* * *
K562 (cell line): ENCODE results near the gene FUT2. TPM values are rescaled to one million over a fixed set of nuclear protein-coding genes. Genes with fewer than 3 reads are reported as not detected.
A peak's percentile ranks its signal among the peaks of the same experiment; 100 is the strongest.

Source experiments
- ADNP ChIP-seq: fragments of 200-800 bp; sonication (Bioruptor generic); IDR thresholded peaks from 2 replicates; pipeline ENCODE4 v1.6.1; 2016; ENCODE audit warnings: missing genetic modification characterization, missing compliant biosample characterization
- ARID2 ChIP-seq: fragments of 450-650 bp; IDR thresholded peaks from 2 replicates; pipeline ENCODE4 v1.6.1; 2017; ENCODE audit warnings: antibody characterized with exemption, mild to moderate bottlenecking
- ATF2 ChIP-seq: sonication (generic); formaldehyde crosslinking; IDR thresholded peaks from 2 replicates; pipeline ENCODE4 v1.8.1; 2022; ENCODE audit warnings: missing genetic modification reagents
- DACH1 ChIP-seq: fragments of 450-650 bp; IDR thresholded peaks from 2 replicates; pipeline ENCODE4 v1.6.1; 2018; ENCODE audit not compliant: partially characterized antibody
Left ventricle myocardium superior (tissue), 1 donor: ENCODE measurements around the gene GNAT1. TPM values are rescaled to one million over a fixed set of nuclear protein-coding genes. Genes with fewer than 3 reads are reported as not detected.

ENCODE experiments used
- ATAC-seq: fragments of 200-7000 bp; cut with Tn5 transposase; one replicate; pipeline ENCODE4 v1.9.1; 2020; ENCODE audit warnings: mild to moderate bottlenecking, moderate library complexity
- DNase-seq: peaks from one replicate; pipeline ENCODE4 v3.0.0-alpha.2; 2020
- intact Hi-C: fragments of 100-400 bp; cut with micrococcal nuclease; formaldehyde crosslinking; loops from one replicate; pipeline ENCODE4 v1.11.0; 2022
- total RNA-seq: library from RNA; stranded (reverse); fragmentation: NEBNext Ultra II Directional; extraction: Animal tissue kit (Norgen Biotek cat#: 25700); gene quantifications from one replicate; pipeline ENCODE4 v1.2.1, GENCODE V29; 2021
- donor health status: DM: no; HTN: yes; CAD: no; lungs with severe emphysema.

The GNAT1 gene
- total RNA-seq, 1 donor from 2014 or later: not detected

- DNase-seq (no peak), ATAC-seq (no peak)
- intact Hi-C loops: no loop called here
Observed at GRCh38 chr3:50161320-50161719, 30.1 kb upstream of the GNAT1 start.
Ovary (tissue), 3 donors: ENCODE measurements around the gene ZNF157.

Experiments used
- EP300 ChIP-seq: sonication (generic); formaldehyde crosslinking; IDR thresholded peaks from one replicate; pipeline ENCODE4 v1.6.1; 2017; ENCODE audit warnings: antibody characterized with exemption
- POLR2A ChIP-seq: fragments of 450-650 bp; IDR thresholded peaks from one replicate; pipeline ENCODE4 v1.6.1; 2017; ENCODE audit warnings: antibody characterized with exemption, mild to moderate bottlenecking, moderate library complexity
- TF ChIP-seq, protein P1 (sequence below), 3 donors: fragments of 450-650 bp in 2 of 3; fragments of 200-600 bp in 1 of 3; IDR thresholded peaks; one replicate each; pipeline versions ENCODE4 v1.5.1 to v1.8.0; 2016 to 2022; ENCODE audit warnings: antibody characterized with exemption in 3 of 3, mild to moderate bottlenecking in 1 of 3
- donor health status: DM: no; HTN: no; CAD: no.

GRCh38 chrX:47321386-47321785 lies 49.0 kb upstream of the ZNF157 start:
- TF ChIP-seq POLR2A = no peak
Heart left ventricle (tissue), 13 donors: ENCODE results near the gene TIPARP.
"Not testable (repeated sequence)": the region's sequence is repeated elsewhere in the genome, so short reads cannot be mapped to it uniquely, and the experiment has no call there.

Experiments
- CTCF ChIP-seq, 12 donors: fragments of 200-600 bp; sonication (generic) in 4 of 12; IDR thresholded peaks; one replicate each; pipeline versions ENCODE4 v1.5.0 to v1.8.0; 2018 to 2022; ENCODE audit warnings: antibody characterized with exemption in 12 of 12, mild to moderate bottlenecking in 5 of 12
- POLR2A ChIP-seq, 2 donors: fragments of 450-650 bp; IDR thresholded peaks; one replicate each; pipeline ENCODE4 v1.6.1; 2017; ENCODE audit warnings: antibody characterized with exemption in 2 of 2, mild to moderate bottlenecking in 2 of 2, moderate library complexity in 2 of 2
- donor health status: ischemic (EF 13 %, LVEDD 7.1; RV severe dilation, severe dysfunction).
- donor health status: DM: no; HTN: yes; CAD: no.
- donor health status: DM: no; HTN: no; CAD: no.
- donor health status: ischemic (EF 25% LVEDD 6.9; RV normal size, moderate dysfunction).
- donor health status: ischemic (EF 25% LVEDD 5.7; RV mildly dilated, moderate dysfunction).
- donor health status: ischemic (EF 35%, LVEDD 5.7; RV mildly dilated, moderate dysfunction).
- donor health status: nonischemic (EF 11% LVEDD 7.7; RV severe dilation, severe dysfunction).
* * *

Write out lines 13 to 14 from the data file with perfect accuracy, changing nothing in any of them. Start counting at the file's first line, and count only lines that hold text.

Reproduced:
- total RNA-seq: library from RNA; stranded (reverse); fragmentation: NEBNext Ultra II Directional; extraction: Animal tissue kit (Norgen Biotek cat#: 25700); gene quantifications from one replicate; pipeline ENCODE4 v1.2.1, GENCODE V29; 2021
- donor health status: DM: no; HTN: yes; CAD: no; lungs with severe emphysema.